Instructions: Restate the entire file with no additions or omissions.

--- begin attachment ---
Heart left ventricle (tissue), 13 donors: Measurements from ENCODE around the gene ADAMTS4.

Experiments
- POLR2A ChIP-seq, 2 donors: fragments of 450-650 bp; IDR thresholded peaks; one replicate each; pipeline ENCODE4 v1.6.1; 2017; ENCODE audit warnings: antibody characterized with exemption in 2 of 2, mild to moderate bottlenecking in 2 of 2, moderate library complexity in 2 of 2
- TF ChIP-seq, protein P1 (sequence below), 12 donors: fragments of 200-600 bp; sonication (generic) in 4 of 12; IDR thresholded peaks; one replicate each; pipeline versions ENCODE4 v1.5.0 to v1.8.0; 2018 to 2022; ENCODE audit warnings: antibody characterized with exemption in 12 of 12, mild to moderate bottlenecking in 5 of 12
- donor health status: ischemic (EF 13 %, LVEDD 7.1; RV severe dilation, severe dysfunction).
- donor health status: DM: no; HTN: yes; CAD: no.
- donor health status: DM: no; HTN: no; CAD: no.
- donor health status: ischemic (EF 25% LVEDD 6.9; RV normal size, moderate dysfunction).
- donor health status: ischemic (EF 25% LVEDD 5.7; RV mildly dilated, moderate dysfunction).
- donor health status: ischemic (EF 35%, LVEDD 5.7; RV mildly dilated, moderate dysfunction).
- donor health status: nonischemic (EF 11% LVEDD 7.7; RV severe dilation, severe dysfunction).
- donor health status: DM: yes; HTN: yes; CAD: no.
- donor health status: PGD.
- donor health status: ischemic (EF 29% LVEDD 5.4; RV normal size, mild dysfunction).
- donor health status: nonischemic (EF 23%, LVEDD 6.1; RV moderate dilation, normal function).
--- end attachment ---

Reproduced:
Heart left ventricle (tissue), 13 donors: Measurements from ENCODE around the gene ADAMTS4.

Experiments
- POLR2A ChIP-seq, 2 donors: fragments of 450-650 bp; IDR thresholded peaks; one replicate each; pipeline ENCODE4 v1.6.1; 2017; ENCODE audit warnings: antibody characterized with exemption in 2 of 2, mild to moderate bottlenecking in 2 of 2, moderate library complexity in 2 of 2
- TF ChIP-seq, protein P1 (sequence below), 12 donors: fragments of 200-600 bp; sonication (generic) in 4 of 12; IDR thresholded peaks; one replicate each; pipeline versions ENCODE4 v1.5.0 to v1.8.0; 2018 to 2022; ENCODE audit warnings: antibody characterized with exemption in 12 of 12, mild to moderate bottlenecking in 5 of 12
- donor health status: ischemic (EF 13 %, LVEDD 7.1; RV severe dilation, severe dysfunction).
- donor health status: DM: no; HTN: yes; CAD: no.
- donor health status: DM: no; HTN: no; CAD: no.
- donor health status: ischemic (EF 25% LVEDD 6.9; RV normal size, moderate dysfunction).
- donor health status: ischemic (EF 25% LVEDD 5.7; RV mildly dilated, moderate dysfunction).
- donor health status: ischemic (EF 35%, LVEDD 5.7; RV mildly dilated, moderate dysfunction).
- donor health status: nonischemic (EF 11% LVEDD 7.7; RV severe dilation, severe dysfunction).
- donor health status: DM: yes; HTN: yes; CAD: no.
- donor health status: PGD.
- donor health status: ischemic (EF 29% LVEDD 5.4; RV normal size, mild dysfunction).
- donor health status: nonischemic (EF 23%, LVEDD 6.1; RV moderate dilation, normal function).